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News > Research buzz > Specialised gut immune cells pinpointed that can limit progression of inflammatory bowel disease

Specialised gut immune cells pinpointed that can limit progression of inflammatory bowel disease

25 Sep 2023
Written by Anna Lakey
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Researchers at the Francis Crick Institute, King’s College London and Guy’s and St Thomas’ NHS Foundation Trust have characterised a specialised type of immune cell, which plays a key role in protecting and repairing the cells in the healthy human gut.

These protective immune cells are depleted in inflammatory bowel disease (IBD), leaving patients vulnerable to disease progression and severe complications. The findings could lead to better clinical management and treatment options for people living with these conditions.  

IBD is the collective term for Crohn’s disease and ulcerative colitis, two currently incurable conditions which involve excessive inflammation in the gut, causing debilitating symptoms like pain and diarrhoea. IBD is common, affecting 1 in 125 people in the UK, and its incidence is growing globally. Often starting in childhood and early adult life, it impacts some of the most socially and economically important periods of a person’s life.

As part of their study, published today in Science, the researchers investigated tissue from over 150 patients at Guy’s and St Thomas’ NHS Foundation Trust, dissecting a major population of T cells called gamma delta (γδ) T cells in the colons of people with healthy guts and people with IBD.  In healthy guts, there was a unique specialised subset of gamma delta cells, termed V-gamma-4 (Vg4) cells, that intriguingly were significantly altered and often conspicuously depleted in inflamed IBD samples.  

Prior to this work, the team at the Crick and King’s had identified molecules in the healthy gut epithelium (the cells lining the gut walls) which directly interact with Vg4 T cells. So, in this new study they tested whether losing this normal interaction between Vg4 T cells and the epithelium was underpinning disease. 

To do this, the team looked at relatively rare individuals carrying a gene that severely limits this interaction, and found that whereas carrying this gene didn’t increase the chance of developing IBD, for those who already developed Crohn’s Disease, it significantly increased the risk of disease progression and the development of severe complications.

The researchers also observed that, in people whose inflammation had improved, those with restored Vg4 T cell function were less likely to relapse than those who did not. This suggests that assessing the status of Vg4 T cells could be a useful biomarker for disease progression.

Robin Dart, former Wellcome trust funded PhD student at the Crick, postdoctoral clinical research fellow at King’s College London, and consultant gastroenterologist at Guy’s and St Thomas’ NHS Foundation Trust, said: “There’s currently no cure for IBD, and for a significant proportion of the patients I treat, persistent relapses are distressing, severely impacting their day-to-day lives. Treatments tend to focus on reducing inflammation, but despite improvements in therapy, relapse rates remain high. So, we need to start targeting other areas, such as repairing the gut barrier, and γδ T cells, particularly Vg4 cells, may offer a way to do this.”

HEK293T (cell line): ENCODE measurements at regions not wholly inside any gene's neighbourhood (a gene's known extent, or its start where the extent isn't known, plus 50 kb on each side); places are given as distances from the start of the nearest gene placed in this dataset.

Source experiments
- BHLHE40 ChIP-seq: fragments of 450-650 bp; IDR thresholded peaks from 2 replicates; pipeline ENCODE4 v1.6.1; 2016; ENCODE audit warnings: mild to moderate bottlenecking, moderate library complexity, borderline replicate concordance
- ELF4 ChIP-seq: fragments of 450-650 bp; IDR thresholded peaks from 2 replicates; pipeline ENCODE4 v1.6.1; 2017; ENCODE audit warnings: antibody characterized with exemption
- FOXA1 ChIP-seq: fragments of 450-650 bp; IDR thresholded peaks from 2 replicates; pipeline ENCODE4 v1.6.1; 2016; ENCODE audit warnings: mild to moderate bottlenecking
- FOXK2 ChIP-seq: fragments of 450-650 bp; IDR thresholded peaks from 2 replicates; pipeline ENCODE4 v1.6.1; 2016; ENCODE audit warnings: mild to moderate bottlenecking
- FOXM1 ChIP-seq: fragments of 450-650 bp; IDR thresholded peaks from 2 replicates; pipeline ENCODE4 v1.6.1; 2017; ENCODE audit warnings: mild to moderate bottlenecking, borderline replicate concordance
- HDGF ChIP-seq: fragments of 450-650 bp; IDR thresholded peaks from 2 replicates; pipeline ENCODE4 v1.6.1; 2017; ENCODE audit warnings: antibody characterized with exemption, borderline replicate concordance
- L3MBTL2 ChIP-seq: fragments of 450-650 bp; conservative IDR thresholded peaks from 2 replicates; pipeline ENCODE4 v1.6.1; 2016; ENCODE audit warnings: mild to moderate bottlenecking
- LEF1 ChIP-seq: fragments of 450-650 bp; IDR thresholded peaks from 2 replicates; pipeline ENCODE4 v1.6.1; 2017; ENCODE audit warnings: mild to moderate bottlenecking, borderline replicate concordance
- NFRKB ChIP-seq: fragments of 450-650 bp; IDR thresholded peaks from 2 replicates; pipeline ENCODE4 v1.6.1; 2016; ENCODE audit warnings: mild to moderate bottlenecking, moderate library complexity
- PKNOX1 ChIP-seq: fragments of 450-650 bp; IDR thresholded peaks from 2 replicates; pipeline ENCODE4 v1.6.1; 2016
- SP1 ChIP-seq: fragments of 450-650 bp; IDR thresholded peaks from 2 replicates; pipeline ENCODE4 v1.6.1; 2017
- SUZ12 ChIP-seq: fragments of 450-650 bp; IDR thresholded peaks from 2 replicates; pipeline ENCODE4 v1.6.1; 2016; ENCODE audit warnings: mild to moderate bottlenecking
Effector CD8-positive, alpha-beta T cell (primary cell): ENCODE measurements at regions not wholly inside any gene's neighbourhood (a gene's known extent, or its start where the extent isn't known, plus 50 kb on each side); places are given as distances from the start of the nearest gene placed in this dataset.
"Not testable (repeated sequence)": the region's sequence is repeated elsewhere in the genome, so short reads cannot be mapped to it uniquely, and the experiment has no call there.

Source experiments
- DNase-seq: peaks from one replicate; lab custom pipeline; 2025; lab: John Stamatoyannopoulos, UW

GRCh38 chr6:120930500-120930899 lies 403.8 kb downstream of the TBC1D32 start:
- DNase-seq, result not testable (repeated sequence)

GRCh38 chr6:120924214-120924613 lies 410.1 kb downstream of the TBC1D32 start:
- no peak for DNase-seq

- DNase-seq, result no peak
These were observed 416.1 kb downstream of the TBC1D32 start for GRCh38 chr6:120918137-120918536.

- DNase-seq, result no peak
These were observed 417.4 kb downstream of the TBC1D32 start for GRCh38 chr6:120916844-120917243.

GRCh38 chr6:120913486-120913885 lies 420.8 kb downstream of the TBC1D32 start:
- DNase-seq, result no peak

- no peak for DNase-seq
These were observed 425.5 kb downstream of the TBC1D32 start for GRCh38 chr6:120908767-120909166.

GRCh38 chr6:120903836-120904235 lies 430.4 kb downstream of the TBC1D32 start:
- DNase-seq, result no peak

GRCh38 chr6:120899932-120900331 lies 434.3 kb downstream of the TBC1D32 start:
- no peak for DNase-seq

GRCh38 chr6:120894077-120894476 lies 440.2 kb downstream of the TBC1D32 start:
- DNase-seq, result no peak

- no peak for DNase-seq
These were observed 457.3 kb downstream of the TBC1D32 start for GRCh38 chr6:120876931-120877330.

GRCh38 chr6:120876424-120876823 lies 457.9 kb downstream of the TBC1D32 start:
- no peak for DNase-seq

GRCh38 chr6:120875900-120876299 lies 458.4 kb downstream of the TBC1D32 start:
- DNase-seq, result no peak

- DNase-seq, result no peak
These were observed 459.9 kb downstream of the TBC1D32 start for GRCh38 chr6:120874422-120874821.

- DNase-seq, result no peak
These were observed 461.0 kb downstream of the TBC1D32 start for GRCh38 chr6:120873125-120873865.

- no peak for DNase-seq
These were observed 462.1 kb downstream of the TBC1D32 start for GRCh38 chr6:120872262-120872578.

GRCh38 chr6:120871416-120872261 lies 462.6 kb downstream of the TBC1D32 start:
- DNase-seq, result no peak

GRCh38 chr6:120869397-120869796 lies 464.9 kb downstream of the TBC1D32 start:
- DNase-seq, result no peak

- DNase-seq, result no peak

People living with IBD are at an increased risk of developing colorectal cancer, especially when the disease is uncontrolled. In some cases, people develop cancerous or pre-cancerous gut lesions that need surgical removal. 

Adrian Hayday, principal group leader of the Immunosurveillance Laboratory at the Crick, Kay Glendinning Professor of Immunobiology at King’s College London, and leader of the study, said: “The links between uncontrolled IBD and particularly severe forms of colon cancer aren’t well understood. So, it’s fascinating that the key immune cell subset that we have identified as missing in IBD, may also be the same as the gut γδ T cells described by another group in Milan as having profound potential to attack colon cancer cells. We think that defects in these cells could conceivably link the two diseases.  

“I see gut γδ T cells as a vacuum cleaner clearing up damage done by infections and toxins coming in through a door which has to be kept open in order for food to pass through. If the γδ T cells aren’t working properly, damage accumulates, driving inflammation and potentially cancerous changes that can build to unchecked levels.”

The next steps for the research are to investigate potential drug targets for the interactions between γδ T cell and the epithelial cells and to refine approaches for routinely monitoring gut γδ T cells as a much-needed marker for IBD progression versus recovery.  The broader implications of this immune cell biology on different body surfaces should also be a focus.

This research took place with thanks to all consenting patients and to the NIHR BioResource for support in providing additional samples. This work was supported by NIHR Newcastle BRC, the NIHR Guy's and St Thomas' BRC and the NIHR Cambridge BRC

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